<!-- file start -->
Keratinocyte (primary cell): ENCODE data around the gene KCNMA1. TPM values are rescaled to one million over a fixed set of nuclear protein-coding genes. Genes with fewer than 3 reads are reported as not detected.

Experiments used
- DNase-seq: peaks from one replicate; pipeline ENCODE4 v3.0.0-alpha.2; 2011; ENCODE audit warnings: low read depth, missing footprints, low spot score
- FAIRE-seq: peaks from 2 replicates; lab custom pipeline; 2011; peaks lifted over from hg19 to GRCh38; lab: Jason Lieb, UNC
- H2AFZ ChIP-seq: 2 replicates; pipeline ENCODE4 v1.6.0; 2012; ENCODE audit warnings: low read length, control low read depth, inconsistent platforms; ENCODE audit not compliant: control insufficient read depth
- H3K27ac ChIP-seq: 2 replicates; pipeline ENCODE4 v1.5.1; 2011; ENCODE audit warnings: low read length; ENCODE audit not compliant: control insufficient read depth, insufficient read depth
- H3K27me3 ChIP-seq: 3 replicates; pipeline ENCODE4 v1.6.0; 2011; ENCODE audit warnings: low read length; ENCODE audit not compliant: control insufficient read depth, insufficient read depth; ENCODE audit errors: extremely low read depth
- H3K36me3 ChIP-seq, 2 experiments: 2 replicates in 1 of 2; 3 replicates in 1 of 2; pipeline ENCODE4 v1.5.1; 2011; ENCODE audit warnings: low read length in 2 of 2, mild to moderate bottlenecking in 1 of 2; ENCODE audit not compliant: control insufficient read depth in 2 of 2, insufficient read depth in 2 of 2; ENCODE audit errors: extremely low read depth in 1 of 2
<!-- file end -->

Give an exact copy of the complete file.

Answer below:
Keratinocyte (primary cell): ENCODE data around the gene KCNMA1. TPM values are rescaled to one million over a fixed set of nuclear protein-coding genes. Genes with fewer than 3 reads are reported as not detected.

Experiments used
- DNase-seq: peaks from one replicate; pipeline ENCODE4 v3.0.0-alpha.2; 2011; ENCODE audit warnings: low read depth, missing footprints, low spot score
- FAIRE-seq: peaks from 2 replicates; lab custom pipeline; 2011; peaks lifted over from hg19 to GRCh38; lab: Jason Lieb, UNC
- H2AFZ ChIP-seq: 2 replicates; pipeline ENCODE4 v1.6.0; 2012; ENCODE audit warnings: low read length, control low read depth, inconsistent platforms; ENCODE audit not compliant: control insufficient read depth
- H3K27ac ChIP-seq: 2 replicates; pipeline ENCODE4 v1.5.1; 2011; ENCODE audit warnings: low read length; ENCODE audit not compliant: control insufficient read depth, insufficient read depth
- H3K27me3 ChIP-seq: 3 replicates; pipeline ENCODE4 v1.6.0; 2011; ENCODE audit warnings: low read length; ENCODE audit not compliant: control insufficient read depth, insufficient read depth; ENCODE audit errors: extremely low read depth
- H3K36me3 ChIP-seq, 2 experiments: 2 replicates in 1 of 2; 3 replicates in 1 of 2; pipeline ENCODE4 v1.5.1; 2011; ENCODE audit warnings: low read length in 2 of 2, mild to moderate bottlenecking in 1 of 2; ENCODE audit not compliant: control insufficient read depth in 2 of 2, insufficient read depth in 2 of 2; ENCODE audit errors: extremely low read depth in 1 of 2